I’ve got an NSTabView and I need to detect when the tab view is changed (not just clicked), so I can run some handlers. At first, I thought I’d connect an action to the tab view, but IB won’t let me do that. Then I bound a property to the tab views labels and thought I would just detect when the property is updated, but then I realized that I don’t know how to do, or if it’s even possible. So I’m hoping for some help with two questions.
A more general question - Is it possible to detect when a bound property is updated via a gui element update, and if so how? Maybe I’m trying to do too much with bindings, but I think that I’ve fallen in love, and this seems like it could be handy in many different situations.
More specifically, Is there a better way to do what I need to do with detecting tabs changing?
I feel like I’m overlooking something real obvious. Thanks in advance for any help.
Now I’m a bit confused as to what is going on with setters and getters in ASOC. I tried the program on page 100 of your book with a couple of alternate statements thrown in:
property parent : class "NSObject"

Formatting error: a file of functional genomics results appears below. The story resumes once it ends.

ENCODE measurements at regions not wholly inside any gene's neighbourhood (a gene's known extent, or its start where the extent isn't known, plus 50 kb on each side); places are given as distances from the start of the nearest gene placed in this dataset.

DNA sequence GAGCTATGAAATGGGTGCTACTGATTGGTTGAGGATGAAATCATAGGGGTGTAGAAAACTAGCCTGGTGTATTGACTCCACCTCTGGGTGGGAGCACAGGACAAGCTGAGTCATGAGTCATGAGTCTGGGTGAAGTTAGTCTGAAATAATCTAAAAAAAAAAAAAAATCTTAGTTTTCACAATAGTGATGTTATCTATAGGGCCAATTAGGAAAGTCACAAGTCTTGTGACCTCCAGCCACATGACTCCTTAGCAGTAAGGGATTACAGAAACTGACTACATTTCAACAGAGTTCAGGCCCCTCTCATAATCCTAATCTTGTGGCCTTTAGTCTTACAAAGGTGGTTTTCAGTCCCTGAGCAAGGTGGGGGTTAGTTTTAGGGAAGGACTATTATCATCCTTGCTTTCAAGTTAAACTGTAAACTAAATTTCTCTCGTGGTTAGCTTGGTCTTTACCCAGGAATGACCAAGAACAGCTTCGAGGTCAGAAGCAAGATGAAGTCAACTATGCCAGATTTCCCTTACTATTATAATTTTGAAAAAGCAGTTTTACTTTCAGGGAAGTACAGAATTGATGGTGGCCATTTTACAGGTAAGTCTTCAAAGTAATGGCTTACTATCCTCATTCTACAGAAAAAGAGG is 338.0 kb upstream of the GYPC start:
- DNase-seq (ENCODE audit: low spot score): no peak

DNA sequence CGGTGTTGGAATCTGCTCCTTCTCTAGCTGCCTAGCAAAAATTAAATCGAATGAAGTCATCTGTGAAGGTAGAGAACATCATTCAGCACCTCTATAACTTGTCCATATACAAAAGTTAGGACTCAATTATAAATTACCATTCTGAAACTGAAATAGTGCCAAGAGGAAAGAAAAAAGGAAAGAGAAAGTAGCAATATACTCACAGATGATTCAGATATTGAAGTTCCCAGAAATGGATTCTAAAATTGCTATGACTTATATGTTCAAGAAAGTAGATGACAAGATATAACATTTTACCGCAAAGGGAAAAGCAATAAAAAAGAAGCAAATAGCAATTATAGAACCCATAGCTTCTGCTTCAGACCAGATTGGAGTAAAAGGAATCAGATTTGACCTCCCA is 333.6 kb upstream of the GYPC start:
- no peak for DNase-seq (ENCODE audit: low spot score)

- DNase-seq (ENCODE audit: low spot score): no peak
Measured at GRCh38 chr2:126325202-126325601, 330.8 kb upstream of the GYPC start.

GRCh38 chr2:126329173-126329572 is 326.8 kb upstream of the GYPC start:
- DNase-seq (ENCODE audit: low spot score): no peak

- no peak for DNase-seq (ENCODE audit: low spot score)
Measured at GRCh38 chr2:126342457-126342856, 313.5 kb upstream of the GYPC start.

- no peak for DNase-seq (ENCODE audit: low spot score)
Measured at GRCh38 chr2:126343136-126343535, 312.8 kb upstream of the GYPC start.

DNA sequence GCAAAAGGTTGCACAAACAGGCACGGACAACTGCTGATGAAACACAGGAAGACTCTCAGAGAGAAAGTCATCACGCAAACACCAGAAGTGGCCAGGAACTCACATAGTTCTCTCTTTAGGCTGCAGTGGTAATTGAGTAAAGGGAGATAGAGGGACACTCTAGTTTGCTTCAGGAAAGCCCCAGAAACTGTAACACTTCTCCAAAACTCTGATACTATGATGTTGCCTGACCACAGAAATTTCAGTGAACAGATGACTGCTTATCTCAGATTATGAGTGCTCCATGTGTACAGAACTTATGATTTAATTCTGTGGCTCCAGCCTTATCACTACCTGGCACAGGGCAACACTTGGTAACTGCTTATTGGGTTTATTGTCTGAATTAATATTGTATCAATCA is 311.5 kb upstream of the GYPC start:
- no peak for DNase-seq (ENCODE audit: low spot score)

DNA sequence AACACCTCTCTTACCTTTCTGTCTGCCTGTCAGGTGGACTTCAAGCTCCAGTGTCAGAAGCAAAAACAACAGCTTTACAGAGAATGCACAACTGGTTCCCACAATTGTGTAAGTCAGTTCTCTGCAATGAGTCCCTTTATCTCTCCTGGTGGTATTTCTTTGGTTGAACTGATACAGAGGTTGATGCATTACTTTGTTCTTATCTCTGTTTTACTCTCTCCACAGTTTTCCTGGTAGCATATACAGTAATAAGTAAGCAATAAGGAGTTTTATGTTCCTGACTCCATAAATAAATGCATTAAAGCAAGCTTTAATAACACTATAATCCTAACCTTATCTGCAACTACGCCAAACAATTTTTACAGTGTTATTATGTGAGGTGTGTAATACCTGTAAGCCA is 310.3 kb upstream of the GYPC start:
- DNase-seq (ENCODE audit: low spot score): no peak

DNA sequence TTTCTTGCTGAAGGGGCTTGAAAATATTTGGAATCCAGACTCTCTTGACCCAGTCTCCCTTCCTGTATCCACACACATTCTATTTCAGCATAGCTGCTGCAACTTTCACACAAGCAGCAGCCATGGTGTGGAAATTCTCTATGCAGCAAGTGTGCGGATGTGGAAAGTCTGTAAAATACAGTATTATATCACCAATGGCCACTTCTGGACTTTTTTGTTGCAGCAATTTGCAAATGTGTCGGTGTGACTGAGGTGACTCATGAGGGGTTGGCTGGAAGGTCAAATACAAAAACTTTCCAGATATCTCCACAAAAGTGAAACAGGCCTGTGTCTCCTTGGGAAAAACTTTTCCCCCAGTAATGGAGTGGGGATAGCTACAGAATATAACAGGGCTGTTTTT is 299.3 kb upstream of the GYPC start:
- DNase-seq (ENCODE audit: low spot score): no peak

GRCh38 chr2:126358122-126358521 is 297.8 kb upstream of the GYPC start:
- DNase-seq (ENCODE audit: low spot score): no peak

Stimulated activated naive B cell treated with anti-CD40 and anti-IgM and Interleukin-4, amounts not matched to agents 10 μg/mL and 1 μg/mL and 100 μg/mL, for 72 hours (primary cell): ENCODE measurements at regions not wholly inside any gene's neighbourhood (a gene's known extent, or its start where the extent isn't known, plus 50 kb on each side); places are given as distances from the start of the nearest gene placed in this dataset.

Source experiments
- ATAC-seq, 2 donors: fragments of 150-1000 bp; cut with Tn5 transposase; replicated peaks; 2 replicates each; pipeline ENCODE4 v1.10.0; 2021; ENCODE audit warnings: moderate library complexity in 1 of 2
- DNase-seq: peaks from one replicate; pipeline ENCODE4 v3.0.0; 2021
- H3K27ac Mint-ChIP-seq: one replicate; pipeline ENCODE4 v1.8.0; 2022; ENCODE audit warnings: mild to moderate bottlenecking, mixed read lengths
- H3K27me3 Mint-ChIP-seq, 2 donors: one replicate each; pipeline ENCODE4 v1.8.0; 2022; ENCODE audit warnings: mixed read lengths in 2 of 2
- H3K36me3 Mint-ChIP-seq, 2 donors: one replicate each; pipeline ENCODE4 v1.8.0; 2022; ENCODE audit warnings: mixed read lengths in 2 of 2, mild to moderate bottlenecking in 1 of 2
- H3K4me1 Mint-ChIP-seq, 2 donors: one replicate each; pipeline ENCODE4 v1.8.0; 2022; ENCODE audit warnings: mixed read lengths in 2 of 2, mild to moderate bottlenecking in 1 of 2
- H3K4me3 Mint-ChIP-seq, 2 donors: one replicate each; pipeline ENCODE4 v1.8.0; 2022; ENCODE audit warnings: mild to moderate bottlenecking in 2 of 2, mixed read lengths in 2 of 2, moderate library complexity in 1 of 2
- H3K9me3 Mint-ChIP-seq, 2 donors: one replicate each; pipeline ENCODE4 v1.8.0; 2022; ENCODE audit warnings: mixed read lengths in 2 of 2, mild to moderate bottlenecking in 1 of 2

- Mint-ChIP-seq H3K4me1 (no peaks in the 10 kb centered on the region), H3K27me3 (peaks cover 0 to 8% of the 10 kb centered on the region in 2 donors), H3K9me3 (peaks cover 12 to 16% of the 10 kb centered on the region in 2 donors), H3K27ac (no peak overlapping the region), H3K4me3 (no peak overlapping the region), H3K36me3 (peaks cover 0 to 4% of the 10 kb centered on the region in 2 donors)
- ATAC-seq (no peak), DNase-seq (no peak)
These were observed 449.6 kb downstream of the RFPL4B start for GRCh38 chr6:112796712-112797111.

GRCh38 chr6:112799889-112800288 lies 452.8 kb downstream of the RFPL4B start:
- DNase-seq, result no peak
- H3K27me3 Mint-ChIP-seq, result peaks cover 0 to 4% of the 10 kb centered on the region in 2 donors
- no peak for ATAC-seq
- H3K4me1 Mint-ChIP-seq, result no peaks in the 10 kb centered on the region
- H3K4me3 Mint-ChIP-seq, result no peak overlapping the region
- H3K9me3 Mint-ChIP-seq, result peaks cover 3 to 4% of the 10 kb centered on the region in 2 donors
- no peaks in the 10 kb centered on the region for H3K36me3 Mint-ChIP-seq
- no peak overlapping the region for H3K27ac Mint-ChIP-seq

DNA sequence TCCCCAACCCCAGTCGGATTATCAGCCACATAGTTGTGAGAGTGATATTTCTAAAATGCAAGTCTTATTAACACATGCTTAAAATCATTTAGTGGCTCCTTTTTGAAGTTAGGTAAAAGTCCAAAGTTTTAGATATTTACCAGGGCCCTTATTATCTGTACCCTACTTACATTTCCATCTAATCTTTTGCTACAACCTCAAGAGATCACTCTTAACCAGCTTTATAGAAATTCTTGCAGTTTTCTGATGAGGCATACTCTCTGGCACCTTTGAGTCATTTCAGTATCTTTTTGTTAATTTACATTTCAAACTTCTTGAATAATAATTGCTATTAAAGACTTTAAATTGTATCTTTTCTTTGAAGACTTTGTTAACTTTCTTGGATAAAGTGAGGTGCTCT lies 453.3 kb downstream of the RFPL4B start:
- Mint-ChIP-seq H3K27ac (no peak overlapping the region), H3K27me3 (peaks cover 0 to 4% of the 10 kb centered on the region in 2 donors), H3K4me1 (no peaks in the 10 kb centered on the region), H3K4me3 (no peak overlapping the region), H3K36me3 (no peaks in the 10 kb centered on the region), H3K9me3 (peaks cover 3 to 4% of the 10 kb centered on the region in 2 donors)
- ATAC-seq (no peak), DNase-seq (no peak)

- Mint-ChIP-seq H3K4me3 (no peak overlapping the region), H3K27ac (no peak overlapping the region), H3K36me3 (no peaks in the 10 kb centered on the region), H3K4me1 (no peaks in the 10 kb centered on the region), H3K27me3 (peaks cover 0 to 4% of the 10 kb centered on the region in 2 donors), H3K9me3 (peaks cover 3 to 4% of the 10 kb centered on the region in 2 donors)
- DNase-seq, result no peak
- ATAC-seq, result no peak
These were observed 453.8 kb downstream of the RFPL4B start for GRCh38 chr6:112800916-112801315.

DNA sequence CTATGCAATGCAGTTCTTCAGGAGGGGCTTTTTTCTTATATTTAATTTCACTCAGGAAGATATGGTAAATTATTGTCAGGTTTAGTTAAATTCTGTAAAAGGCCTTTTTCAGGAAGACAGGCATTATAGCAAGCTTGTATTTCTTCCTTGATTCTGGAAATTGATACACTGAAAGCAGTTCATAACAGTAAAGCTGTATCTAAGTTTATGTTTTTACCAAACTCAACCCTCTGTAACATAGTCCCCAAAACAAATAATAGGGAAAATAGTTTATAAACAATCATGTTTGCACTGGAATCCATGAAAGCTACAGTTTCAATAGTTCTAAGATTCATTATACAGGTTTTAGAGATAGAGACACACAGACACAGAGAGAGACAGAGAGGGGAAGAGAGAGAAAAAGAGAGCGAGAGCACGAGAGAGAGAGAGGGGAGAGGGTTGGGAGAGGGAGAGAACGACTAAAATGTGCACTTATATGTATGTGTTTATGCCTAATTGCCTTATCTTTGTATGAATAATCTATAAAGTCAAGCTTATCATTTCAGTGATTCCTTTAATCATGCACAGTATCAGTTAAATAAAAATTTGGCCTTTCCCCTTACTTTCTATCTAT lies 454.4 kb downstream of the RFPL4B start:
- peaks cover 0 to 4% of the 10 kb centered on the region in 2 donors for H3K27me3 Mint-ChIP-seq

property someProperty : missing value
log "setSomeProperty_ has been called with " & (someValue as text)
set someProperty to someValue
--set my someProperty to someValue
log "Between calls"
If I run it as above, I get this in the log:
If I run it with the statement with the “my” added, nothing changes, but if I use the cocoa like statement, setSomeProperty_(someValue) with or without a “my” in front of it, I get “setSomeProperty_ has been called with Hello” over and over until I get a stack overflow. The discussion on page 99 of your book seems to say that those 2 commented out statements should be equivalent. What gives, am I not reading this right?
After Edit: Actually, I see that I changed the two set statements in the applicationWillFinishLaunching handler to the cocoa like ones too --if I run the program exactly as it is in the book, I only get “Between calls” in the log.
If you use the Cocoa set_ calls, you are really just calling the handler, so doing that inside a handler of the same name is going to start an infinite loop.
The real question is why the code in the book doesn’t work, and that has me baffled. I’m sure I copied it from a sample project, but it’s certainly not doing what I thought it was. So it looks like using “set my…” results in willChangeValueForKey: and didChangeValueForKey: being called instead of set:. The setter is called if you change the value in a bound UI item, so it still works for mekronk.